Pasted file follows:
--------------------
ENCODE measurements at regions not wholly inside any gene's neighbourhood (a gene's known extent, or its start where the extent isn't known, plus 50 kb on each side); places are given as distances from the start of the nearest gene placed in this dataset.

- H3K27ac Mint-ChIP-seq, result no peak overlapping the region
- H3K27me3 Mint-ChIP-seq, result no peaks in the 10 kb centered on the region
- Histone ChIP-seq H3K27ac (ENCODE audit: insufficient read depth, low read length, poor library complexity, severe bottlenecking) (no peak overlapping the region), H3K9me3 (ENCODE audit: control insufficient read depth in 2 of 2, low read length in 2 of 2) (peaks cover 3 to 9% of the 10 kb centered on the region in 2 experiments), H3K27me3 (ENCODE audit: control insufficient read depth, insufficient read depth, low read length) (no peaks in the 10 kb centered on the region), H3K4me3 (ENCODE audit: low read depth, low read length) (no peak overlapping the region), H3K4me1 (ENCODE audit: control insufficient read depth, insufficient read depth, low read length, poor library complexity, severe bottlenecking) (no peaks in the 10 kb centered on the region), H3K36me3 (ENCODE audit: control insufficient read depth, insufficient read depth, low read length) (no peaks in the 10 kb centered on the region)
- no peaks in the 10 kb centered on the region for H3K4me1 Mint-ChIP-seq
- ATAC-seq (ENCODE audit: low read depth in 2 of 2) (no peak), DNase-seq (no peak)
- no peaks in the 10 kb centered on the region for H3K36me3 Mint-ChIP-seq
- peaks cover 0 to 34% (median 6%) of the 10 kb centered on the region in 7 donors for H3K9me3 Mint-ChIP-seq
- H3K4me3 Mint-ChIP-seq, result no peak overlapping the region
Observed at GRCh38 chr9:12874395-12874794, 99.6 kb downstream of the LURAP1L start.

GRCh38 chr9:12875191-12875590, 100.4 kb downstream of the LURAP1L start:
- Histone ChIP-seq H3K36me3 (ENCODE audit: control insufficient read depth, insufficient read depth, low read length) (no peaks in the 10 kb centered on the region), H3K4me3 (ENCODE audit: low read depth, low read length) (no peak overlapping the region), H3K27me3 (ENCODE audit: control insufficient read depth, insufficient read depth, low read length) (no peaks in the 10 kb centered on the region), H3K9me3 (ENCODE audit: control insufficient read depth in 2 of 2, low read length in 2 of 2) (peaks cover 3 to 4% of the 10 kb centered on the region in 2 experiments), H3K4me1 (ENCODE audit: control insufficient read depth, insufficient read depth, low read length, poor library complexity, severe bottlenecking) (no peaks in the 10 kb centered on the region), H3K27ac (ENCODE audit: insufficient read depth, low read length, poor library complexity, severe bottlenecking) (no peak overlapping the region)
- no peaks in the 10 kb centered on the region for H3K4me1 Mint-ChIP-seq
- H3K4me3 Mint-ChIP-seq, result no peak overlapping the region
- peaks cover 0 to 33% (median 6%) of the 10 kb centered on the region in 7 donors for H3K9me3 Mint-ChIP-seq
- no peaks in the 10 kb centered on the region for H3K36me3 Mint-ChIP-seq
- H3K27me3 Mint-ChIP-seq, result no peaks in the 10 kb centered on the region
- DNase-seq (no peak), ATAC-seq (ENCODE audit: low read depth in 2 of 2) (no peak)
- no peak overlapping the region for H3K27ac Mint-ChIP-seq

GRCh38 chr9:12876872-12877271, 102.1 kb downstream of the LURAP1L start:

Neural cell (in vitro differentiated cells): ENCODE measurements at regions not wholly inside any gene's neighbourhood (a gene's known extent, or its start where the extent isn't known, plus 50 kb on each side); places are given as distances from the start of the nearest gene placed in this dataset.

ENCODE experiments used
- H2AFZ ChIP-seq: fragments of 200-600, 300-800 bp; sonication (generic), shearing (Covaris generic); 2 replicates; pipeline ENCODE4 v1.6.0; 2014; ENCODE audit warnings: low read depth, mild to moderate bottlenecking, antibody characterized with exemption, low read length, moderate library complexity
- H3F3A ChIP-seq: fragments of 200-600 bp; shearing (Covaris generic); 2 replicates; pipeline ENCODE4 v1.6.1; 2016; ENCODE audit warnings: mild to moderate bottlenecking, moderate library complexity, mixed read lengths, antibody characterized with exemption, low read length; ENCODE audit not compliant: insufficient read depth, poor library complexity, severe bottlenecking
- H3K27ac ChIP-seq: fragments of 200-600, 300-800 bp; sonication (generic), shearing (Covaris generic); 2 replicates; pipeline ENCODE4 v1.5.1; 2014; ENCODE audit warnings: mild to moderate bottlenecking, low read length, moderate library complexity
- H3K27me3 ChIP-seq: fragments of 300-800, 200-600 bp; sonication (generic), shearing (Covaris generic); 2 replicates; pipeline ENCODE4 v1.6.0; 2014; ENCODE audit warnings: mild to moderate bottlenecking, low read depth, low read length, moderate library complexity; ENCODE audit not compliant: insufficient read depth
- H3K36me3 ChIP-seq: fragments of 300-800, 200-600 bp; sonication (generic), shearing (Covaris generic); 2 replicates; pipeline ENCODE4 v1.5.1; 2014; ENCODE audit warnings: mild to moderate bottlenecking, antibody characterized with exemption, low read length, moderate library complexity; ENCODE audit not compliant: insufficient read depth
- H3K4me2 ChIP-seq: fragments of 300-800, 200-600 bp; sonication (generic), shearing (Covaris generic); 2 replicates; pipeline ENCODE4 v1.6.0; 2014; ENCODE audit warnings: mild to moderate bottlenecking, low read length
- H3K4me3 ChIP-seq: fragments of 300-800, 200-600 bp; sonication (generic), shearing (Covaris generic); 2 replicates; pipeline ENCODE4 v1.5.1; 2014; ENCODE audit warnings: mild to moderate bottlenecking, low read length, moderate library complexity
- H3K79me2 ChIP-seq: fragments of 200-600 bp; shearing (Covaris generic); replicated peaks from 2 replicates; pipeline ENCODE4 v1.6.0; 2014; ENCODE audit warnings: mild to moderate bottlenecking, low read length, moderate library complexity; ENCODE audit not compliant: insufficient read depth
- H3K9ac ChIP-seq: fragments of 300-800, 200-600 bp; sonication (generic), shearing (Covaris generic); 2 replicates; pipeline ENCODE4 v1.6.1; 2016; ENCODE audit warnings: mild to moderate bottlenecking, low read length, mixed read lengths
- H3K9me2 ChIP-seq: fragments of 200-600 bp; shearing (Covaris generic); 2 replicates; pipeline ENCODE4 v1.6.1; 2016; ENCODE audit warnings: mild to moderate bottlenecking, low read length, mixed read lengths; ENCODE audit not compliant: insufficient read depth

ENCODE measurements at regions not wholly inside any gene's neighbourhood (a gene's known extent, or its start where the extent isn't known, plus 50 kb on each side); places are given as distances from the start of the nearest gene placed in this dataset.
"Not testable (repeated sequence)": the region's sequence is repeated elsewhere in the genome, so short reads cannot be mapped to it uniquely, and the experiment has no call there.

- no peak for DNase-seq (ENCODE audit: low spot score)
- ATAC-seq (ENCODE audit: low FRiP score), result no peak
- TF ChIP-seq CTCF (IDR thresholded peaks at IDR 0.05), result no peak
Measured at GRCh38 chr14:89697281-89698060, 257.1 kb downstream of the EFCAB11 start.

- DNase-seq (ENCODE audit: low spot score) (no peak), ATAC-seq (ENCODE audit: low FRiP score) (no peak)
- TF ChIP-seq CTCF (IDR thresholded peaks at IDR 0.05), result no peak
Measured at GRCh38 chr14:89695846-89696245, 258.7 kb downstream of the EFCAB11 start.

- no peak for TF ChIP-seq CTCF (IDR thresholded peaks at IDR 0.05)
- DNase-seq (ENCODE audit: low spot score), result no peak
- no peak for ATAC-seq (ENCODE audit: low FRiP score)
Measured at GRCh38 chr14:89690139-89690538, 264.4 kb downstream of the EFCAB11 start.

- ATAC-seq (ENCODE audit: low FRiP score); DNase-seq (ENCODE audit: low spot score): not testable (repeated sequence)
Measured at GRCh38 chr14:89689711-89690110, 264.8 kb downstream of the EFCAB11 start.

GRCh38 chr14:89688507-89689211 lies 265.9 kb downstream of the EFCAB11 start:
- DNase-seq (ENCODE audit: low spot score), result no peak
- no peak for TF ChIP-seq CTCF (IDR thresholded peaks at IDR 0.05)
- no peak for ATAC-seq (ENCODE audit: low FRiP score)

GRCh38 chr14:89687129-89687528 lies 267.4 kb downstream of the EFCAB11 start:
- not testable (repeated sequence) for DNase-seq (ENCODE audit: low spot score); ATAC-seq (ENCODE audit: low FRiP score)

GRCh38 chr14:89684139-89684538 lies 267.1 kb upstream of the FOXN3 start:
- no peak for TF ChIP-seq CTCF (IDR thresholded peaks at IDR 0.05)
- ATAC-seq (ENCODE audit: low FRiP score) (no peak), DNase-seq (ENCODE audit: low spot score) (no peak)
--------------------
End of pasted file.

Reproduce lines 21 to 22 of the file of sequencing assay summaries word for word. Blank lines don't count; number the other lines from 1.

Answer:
Neural cell (in vitro differentiated cells): ENCODE measurements at regions not wholly inside any gene's neighbourhood (a gene's known extent, or its start where the extent isn't known, plus 50 kb on each side); places are given as distances from the start of the nearest gene placed in this dataset.

ENCODE experiments used